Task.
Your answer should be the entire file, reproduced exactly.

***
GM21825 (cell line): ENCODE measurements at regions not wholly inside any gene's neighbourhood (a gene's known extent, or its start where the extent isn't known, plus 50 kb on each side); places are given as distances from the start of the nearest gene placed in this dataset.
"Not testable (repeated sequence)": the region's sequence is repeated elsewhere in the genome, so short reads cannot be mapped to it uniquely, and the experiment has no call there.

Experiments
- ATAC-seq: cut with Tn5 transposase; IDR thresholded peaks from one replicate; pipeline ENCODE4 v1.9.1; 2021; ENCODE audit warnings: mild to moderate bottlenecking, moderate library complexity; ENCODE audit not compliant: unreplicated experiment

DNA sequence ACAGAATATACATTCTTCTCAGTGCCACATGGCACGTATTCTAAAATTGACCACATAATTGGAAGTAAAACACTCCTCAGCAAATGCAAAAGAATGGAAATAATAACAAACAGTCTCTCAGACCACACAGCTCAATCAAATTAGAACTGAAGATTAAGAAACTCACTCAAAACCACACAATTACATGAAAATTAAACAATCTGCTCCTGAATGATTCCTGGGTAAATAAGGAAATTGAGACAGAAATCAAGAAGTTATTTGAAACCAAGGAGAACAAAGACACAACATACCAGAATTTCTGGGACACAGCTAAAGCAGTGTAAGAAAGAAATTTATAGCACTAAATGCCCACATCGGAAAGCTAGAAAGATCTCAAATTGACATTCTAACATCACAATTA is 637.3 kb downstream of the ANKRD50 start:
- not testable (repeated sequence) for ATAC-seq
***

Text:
GM21825 (cell line): ENCODE measurements at regions not wholly inside any gene's neighbourhood (a gene's known extent, or its start where the extent isn't known, plus 50 kb on each side); places are given as distances from the start of the nearest gene placed in this dataset.
"Not testable (repeated sequence)": the region's sequence is repeated elsewhere in the genome, so short reads cannot be mapped to it uniquely, and the experiment has no call there.

Experiments
- ATAC-seq: cut with Tn5 transposase; IDR thresholded peaks from one replicate; pipeline ENCODE4 v1.9.1; 2021; ENCODE audit warnings: mild to moderate bottlenecking, moderate library complexity; ENCODE audit not compliant: unreplicated experiment

DNA sequence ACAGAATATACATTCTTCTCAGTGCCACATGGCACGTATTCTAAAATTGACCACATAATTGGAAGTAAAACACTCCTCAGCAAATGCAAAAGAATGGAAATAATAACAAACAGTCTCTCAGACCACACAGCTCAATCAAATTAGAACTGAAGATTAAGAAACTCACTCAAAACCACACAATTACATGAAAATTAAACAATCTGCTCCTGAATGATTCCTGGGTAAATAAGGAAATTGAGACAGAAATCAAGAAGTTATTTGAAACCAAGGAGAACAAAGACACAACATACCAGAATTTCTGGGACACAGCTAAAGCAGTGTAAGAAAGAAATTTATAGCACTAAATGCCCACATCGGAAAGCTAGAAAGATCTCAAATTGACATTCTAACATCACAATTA is 637.3 kb downstream of the ANKRD50 start:
- not testable (repeated sequence) for ATAC-seq